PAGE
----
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Chapter 4. Priority Populations
Many Americans enjoy easy access to one of world's finest health care delivery systems. However, as demonstrated in the 2003 National Healthcare Disparities Report (NHDR), some Americans do not have full access to the best quality health care.
To examine the issue of disparities in health care, Congress directed the Agency for Healthcare Research and Quality (AHRQ) to produce an annual report to track "prevailing disparities in health care delivery as it relates to racial factors and socioeconomic factors in priority populations1." While the emphasis is on disparities related to race, ethnicity, and socioeconomic status (SES), this directive includes a charge to examine disparities in "priority populations"—groups with unique health care needs or issues that require special attention.
This chapter addresses the congressional directive on priority populations. Chapters 2 and 3 of this report examine racial, ethnic, and socioeconomic differences in quality of health care and access to health care in the general U.S. population; this chapter focuses on differences within and across priority populations. For example, comparisons are made between black and white women and between low income and high income women. This approach may help policymakers understand the impact of racial, ethnic, and socioeconomic differences on specific populations and to target quality improvement programs towards groups in greatest need. Appendix D includes detailed tables that allow examination of racial, ethnic, and socioeconomic disparities both in the general population and across priority populations for most measures.
AHRQ's priority populations, specified by Congress in the Healthcare Research and Quality Act of 1999 (Public Law 106-129), are:
- Low income groups
- Minority groups
- Individuals with special health care needs, including individuals with disabilities and individuals who need chronic care or end-of-life health care.
In addition, this legislation directs AHRQ to examine health care delivery in rural areas. Hence, this chapter addresses each of these priority populations as well as residents of rural areas.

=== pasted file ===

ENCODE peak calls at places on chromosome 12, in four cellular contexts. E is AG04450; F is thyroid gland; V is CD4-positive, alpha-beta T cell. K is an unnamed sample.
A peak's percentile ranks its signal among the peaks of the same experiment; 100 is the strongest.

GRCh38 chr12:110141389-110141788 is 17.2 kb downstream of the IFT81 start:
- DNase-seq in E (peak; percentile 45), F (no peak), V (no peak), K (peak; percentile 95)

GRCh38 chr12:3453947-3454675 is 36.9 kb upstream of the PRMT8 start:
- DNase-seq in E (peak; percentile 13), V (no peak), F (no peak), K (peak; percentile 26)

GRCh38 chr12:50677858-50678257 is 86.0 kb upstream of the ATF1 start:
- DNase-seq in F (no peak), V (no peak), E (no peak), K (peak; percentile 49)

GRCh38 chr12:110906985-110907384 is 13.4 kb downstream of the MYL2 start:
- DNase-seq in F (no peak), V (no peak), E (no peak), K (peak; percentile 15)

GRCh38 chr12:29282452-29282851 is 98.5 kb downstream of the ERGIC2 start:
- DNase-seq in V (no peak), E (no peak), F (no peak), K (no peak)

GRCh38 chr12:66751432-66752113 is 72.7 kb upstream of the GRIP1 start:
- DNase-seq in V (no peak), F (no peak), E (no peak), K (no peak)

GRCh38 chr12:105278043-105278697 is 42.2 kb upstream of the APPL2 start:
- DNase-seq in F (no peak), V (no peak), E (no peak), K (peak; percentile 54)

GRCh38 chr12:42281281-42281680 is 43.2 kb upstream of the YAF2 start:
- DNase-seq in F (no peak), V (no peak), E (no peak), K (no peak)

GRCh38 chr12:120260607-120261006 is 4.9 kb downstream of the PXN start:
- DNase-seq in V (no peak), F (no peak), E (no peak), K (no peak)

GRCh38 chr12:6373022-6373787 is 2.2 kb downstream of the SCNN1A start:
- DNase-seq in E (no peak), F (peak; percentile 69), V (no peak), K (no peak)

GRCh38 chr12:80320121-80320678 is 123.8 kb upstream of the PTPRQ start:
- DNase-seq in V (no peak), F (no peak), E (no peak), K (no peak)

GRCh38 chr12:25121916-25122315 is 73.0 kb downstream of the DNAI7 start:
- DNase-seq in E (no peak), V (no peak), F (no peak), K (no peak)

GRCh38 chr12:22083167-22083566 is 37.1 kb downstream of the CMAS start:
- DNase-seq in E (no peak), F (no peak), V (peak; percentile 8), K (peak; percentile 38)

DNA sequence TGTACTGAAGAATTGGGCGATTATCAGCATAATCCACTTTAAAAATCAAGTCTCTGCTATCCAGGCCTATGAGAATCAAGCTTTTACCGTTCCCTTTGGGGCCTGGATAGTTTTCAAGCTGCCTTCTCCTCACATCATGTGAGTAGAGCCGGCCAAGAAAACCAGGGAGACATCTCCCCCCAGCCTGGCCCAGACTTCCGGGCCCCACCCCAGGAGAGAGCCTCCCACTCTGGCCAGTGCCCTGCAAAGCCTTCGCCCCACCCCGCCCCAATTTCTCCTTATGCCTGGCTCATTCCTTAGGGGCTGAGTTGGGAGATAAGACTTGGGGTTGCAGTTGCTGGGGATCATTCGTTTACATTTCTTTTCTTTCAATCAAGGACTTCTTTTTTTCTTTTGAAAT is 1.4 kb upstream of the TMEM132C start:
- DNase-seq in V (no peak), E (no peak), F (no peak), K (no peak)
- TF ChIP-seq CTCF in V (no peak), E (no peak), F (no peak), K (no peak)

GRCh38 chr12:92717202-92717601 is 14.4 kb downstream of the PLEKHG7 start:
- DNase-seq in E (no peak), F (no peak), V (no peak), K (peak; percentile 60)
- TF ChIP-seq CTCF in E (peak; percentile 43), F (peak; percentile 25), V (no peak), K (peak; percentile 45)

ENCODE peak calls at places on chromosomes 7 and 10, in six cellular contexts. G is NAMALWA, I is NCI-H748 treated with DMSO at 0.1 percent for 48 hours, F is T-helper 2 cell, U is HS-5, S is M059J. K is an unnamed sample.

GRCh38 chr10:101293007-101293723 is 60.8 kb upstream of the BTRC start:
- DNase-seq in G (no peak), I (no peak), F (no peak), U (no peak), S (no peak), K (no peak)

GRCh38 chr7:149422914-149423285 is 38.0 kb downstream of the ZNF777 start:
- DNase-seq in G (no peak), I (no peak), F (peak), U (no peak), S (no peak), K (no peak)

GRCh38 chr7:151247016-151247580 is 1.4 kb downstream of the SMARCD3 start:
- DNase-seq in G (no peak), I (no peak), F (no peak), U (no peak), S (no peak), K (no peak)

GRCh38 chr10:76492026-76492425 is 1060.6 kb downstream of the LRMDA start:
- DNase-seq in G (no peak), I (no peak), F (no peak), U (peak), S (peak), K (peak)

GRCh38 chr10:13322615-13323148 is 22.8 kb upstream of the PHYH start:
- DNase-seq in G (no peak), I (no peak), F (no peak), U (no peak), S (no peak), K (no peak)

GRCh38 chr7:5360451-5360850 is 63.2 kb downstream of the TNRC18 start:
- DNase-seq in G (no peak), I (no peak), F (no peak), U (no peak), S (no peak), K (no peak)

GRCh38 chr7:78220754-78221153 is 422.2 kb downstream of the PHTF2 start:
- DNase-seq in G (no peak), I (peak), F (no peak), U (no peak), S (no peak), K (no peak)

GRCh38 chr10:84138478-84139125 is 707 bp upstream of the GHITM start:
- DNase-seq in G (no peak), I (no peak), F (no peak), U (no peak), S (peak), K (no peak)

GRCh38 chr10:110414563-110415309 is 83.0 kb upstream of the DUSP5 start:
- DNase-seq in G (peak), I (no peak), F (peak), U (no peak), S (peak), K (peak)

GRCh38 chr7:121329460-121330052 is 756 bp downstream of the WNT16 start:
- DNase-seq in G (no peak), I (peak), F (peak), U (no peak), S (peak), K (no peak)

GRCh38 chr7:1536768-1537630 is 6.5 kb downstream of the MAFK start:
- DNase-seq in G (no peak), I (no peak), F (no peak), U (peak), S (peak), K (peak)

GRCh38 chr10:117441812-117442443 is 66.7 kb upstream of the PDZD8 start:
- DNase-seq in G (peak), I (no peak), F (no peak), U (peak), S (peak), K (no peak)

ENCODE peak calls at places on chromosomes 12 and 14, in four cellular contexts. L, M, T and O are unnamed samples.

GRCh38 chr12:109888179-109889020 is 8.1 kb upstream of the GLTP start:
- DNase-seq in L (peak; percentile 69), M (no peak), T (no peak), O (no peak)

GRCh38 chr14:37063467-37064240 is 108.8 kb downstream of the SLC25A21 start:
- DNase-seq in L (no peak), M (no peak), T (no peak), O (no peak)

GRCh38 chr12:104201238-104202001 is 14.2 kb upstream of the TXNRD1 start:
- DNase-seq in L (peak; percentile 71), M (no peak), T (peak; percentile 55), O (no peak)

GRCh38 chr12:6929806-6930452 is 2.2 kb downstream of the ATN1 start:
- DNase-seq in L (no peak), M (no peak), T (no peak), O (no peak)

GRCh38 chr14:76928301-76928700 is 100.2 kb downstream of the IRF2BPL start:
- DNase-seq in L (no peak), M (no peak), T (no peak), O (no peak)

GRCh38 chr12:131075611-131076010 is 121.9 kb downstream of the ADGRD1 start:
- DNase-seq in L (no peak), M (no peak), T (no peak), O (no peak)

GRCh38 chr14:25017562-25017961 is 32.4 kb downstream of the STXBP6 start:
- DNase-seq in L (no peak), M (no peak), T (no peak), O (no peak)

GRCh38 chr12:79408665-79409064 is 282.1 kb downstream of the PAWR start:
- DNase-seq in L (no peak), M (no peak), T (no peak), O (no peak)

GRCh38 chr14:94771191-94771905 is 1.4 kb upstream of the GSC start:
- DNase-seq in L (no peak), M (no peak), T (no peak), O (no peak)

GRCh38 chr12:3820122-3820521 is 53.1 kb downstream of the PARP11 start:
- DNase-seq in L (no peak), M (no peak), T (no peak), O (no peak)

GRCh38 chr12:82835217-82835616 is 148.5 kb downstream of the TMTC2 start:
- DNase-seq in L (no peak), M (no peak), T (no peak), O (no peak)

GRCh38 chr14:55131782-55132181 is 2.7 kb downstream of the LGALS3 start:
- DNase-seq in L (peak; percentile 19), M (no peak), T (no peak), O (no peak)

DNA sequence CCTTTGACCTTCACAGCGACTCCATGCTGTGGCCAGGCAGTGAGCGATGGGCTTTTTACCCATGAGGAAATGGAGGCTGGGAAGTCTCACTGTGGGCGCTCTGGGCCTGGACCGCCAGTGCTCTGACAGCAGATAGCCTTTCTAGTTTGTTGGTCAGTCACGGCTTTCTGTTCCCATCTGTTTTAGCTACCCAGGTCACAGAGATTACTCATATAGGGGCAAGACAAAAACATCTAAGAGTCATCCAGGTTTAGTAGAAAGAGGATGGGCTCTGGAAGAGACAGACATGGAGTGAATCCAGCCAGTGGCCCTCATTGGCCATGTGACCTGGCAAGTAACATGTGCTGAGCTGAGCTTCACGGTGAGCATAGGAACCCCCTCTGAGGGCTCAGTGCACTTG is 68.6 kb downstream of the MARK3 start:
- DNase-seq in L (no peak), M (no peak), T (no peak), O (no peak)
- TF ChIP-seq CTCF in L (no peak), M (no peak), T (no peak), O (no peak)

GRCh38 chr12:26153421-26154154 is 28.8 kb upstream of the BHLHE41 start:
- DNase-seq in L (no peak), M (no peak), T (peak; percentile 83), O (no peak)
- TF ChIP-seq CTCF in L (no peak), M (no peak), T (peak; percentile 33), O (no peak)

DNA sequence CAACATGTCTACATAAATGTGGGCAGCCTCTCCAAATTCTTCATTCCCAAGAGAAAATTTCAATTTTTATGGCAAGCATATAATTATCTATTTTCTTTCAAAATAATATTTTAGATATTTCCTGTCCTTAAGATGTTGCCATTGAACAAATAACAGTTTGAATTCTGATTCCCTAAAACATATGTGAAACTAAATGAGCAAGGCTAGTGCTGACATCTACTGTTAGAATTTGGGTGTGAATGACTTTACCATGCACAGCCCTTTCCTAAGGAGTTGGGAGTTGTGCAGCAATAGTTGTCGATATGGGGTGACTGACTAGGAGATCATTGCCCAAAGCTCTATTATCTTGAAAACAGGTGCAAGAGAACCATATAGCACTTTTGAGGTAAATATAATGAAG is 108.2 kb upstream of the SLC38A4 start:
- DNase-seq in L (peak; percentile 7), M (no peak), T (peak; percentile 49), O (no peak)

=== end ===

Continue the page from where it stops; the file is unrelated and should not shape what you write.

How This Chapter Is Organized
This chapter presents new information about disparities in quality of and access to health care in priority populations. It is presented in the following order:
- Racial and ethnic minorities
- Low income groups
- Residents of rural areas
- Individuals with special health care needs
To avoid repetition of findings from previous chapters on race, ethnicity, and SES, the first two sections summarize quality of and access to health care for racial and ethnic minorities and low income groups.
Subsequent sections focus on the remaining priority populations and examine disparities in care within each population group. In addition to presenting new data, this chapter goes beyond last year's report by adding changes over time as well as some stratified analyses. To present this greater detail, these sections highlight a small number of measures. Results for all measures are found in the detailed appendix tables.
It should be noted that this chapter does not provide a comprehensive assessment of health care differences in each priority population. Most of the measures tracked in the NHDR were selected to be applicable across many population groups; only a few, such as immunizations among children and screening for breast cancer among women, were specific to particular groups. For some groups, these general measures overlook important health care problems specific to particular populations. In addition, national data may not address key health issues for specific population groups, including persons with disabilities, and are often unable to generate reliable estimates for many smaller groups. Instead, this chapter should be seen as a starting point, identifying some problem areas and indicating gaps in current data and understanding.